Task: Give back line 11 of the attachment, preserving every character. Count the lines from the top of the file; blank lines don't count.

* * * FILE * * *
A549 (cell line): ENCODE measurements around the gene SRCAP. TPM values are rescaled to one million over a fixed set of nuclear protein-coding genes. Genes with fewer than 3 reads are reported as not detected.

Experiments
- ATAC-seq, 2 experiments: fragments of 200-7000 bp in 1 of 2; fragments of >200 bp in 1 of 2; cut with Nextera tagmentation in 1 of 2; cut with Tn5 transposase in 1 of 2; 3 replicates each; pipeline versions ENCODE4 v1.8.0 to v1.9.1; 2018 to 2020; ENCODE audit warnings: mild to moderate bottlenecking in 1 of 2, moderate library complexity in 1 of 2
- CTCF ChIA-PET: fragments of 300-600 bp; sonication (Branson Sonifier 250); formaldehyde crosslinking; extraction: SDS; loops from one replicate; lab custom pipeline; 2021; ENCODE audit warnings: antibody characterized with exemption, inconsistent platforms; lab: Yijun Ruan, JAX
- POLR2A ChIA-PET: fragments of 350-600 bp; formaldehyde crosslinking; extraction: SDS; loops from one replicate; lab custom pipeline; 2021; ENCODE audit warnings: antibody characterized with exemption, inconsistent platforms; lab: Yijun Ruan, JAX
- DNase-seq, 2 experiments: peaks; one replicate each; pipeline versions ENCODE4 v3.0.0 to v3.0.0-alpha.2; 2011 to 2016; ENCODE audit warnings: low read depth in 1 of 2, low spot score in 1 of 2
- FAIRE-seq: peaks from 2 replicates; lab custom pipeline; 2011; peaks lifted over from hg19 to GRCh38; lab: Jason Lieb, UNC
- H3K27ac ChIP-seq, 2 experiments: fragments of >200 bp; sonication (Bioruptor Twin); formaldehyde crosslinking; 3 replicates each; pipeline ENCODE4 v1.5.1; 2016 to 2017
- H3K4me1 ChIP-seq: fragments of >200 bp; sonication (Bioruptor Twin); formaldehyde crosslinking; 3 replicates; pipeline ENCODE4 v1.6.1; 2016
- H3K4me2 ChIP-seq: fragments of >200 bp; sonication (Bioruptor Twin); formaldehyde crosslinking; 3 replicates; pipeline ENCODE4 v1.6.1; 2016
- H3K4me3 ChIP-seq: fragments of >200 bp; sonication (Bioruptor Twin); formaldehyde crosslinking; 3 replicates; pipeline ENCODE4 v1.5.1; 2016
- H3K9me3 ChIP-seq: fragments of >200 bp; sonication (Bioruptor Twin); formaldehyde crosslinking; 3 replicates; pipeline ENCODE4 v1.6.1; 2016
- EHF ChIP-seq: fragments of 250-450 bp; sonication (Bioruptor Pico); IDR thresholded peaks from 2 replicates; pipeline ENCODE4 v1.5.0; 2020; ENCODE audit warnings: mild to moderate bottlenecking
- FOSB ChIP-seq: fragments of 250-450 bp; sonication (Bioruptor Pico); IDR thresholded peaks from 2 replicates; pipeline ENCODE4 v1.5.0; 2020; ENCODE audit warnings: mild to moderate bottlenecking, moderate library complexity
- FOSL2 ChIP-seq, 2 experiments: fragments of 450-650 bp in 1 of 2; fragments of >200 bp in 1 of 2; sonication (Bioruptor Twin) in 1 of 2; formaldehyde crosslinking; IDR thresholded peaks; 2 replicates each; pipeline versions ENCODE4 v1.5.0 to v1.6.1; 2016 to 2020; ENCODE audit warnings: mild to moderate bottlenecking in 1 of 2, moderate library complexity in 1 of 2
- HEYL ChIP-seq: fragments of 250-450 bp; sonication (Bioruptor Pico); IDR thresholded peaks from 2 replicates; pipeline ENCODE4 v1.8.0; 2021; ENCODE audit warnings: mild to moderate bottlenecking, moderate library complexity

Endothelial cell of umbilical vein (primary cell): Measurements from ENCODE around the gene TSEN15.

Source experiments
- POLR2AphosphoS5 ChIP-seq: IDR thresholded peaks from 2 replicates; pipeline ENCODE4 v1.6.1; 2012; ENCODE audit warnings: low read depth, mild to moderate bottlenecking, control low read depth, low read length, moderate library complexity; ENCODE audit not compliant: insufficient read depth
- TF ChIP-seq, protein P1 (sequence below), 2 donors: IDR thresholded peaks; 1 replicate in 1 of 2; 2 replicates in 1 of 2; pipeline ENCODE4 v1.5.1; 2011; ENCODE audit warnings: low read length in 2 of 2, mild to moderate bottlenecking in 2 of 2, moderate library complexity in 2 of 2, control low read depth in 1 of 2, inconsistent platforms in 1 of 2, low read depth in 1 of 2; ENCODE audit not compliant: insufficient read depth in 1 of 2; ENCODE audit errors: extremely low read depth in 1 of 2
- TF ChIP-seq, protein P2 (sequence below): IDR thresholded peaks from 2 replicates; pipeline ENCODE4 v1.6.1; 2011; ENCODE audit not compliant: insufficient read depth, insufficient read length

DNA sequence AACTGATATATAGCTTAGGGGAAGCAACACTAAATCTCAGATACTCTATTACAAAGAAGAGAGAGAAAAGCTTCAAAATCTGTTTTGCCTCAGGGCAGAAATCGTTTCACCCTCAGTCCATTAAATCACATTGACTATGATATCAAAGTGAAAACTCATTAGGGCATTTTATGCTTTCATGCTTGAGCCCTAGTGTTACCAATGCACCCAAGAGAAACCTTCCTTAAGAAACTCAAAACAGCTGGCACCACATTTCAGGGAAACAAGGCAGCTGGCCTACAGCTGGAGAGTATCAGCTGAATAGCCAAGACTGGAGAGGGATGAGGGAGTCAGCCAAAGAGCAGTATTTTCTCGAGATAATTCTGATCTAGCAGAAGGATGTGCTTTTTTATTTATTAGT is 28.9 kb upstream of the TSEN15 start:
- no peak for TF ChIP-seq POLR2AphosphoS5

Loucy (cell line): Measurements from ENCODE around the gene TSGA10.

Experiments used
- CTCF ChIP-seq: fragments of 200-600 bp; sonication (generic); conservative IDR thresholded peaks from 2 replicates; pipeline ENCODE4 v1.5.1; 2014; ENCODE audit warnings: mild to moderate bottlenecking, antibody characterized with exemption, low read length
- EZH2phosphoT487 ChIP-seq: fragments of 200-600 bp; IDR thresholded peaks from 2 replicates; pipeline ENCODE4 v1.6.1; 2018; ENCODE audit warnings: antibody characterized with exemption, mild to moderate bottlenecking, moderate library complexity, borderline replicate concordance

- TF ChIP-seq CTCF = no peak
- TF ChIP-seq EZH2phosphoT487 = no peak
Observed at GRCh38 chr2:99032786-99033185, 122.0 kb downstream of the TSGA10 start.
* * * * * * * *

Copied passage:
- H3K4me3 ChIP-seq: fragments of >200 bp; sonication (Bioruptor Twin); formaldehyde crosslinking; 3 replicates; pipeline ENCODE4 v1.5.1; 2016